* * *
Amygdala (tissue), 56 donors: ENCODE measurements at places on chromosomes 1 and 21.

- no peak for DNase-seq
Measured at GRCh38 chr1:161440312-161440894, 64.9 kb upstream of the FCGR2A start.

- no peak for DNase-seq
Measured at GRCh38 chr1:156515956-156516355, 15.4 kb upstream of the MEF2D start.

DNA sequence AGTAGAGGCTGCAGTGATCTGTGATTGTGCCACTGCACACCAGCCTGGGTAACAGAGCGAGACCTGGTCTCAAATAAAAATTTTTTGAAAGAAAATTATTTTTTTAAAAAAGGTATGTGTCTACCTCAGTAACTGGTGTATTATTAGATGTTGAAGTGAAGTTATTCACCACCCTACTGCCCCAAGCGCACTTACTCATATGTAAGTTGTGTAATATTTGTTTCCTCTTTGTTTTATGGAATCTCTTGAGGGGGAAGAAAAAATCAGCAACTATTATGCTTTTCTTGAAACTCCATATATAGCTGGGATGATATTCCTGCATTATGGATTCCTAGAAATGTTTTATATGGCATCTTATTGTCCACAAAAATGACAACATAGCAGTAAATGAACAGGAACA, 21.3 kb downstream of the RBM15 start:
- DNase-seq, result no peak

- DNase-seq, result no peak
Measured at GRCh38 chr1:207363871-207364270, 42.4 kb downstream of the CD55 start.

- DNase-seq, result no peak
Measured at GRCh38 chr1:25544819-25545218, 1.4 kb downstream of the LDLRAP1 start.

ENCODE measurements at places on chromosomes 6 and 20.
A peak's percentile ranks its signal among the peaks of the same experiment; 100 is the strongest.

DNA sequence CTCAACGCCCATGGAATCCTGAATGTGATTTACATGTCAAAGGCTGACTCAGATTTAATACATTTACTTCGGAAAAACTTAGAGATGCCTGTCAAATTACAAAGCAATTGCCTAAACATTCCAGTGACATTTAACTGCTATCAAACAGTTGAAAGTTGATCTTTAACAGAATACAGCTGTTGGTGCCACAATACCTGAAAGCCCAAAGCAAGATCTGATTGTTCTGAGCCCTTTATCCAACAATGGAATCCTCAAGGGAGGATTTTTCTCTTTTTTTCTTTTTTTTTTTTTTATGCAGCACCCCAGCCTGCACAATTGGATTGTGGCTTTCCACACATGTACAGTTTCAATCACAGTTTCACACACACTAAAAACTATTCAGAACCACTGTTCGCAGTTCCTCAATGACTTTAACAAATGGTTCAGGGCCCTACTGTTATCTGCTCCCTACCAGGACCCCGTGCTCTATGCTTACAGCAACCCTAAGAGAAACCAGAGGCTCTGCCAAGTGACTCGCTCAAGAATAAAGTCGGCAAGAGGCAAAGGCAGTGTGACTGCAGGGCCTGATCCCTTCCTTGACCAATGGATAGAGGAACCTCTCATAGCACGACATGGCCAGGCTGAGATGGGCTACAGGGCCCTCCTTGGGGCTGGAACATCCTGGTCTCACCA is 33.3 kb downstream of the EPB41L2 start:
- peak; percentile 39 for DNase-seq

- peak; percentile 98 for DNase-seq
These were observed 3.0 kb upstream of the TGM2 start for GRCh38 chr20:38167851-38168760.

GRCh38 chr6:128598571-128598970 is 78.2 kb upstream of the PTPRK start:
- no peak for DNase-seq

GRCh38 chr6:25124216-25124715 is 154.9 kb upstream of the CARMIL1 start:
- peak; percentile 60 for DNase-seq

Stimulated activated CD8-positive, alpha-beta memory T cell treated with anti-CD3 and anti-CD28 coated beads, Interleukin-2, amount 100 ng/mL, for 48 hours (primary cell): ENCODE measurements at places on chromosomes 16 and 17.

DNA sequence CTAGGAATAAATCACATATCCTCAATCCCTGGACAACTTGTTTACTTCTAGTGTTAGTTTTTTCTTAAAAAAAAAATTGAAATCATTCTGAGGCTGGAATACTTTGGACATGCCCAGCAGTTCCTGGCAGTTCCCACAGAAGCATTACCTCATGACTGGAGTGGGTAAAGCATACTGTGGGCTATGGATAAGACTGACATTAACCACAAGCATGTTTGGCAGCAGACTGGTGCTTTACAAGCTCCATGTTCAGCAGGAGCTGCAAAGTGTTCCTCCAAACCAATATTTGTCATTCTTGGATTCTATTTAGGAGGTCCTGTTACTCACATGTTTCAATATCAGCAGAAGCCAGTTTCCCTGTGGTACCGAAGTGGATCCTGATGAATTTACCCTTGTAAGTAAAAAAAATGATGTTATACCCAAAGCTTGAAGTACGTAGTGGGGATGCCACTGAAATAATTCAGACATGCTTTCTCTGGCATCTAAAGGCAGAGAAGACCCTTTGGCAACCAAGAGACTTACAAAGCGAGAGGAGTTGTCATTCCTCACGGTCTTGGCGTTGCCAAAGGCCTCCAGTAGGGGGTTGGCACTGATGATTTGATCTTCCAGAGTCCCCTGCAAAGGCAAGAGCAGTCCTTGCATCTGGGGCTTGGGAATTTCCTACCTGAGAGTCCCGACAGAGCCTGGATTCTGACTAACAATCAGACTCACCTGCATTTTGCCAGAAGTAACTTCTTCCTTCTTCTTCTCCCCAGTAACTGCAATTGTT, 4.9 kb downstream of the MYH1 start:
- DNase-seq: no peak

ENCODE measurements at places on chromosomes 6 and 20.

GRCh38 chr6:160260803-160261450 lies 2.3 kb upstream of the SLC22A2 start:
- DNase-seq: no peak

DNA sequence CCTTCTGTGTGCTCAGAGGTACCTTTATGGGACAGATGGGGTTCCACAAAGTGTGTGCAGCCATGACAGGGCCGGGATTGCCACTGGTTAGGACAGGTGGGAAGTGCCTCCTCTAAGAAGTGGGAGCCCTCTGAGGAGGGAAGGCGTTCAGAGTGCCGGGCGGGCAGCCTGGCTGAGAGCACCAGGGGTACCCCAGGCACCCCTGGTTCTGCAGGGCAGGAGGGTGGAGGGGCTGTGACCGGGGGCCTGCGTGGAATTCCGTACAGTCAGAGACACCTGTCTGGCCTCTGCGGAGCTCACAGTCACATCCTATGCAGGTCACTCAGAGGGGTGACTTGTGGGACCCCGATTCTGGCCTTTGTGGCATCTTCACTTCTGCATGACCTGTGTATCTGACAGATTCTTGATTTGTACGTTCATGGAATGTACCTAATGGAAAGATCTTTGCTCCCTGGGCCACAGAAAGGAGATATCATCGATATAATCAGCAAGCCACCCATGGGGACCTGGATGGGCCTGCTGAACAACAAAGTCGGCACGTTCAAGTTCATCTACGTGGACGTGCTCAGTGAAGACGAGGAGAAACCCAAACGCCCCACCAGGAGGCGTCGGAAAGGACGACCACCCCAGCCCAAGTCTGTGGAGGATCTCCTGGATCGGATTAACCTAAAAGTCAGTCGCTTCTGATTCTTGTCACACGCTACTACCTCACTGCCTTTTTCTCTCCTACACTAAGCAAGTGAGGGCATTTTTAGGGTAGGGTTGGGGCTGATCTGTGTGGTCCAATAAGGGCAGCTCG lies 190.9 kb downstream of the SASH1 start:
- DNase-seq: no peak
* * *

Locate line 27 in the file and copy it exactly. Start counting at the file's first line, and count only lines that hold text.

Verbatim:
- DNase-seq: no peak